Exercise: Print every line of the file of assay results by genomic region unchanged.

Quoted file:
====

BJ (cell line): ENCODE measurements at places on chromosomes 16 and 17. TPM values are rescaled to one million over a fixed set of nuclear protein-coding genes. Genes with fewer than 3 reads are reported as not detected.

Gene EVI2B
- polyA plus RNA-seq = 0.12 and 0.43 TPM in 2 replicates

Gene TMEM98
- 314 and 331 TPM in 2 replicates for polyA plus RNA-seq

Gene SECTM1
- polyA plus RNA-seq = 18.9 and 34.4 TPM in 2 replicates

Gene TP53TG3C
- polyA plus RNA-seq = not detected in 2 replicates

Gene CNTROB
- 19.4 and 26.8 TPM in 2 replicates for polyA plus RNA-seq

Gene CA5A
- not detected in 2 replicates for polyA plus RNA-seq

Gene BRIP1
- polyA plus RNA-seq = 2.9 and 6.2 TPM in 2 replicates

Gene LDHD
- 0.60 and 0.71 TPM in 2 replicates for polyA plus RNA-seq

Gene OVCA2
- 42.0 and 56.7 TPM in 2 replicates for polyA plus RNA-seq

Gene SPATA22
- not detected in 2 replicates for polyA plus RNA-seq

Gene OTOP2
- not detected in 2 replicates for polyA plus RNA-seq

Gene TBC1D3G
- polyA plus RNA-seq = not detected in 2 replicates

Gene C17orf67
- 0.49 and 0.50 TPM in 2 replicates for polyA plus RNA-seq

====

BJ (cell line): ENCODE measurements at places on chromosomes 16 and 17. TPM values are rescaled to one million over a fixed set of nuclear protein-coding genes. Genes with fewer than 3 reads are reported as not detected.

Gene EVI2B
- polyA plus RNA-seq = 0.12 and 0.43 TPM in 2 replicates

Gene TMEM98
- 314 and 331 TPM in 2 replicates for polyA plus RNA-seq

Gene SECTM1
- polyA plus RNA-seq = 18.9 and 34.4 TPM in 2 replicates

Gene TP53TG3C
- polyA plus RNA-seq = not detected in 2 replicates

Gene CNTROB
- 19.4 and 26.8 TPM in 2 replicates for polyA plus RNA-seq

Gene CA5A
- not detected in 2 replicates for polyA plus RNA-seq

Gene BRIP1
- polyA plus RNA-seq = 2.9 and 6.2 TPM in 2 replicates

Gene LDHD
- 0.60 and 0.71 TPM in 2 replicates for polyA plus RNA-seq

Gene OVCA2
- 42.0 and 56.7 TPM in 2 replicates for polyA plus RNA-seq

Gene SPATA22
- not detected in 2 replicates for polyA plus RNA-seq

Gene OTOP2
- not detected in 2 replicates for polyA plus RNA-seq

Gene TBC1D3G
- polyA plus RNA-seq = not detected in 2 replicates

Gene C17orf67
- 0.49 and 0.50 TPM in 2 replicates for polyA plus RNA-seq